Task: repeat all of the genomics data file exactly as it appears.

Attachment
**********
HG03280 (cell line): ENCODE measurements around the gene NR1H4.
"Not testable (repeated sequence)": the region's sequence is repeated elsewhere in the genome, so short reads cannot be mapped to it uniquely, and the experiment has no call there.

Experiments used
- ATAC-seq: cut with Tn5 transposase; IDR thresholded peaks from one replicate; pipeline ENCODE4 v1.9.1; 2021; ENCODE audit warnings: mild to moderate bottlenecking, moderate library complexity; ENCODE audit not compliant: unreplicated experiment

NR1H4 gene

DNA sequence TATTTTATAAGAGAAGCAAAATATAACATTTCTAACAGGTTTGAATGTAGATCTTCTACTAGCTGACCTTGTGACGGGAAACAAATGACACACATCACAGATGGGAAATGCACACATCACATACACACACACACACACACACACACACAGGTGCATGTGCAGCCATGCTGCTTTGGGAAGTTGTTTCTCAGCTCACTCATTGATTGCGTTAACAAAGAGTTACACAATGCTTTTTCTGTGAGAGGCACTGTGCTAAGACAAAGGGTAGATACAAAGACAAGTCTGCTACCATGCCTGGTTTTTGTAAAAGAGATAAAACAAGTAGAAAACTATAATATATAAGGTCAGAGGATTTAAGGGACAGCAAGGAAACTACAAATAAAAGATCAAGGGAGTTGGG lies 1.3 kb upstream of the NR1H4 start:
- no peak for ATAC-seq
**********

HG03280 (cell line): ENCODE measurements around the gene NR1H4.
"Not testable (repeated sequence)": the region's sequence is repeated elsewhere in the genome, so short reads cannot be mapped to it uniquely, and the experiment has no call there.

Experiments used
- ATAC-seq: cut with Tn5 transposase; IDR thresholded peaks from one replicate; pipeline ENCODE4 v1.9.1; 2021; ENCODE audit warnings: mild to moderate bottlenecking, moderate library complexity; ENCODE audit not compliant: unreplicated experiment

NR1H4 gene

DNA sequence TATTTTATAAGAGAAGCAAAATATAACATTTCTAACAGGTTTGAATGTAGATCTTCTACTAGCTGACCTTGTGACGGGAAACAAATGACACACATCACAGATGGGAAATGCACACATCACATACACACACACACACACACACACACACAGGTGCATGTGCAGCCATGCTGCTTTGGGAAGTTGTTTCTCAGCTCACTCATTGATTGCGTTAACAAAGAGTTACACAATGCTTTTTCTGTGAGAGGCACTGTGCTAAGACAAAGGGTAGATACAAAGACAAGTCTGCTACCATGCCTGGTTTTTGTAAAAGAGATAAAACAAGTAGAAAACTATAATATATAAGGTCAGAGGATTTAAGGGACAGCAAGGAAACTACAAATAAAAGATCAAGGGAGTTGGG lies 1.3 kb upstream of the NR1H4 start:
- no peak for ATAC-seq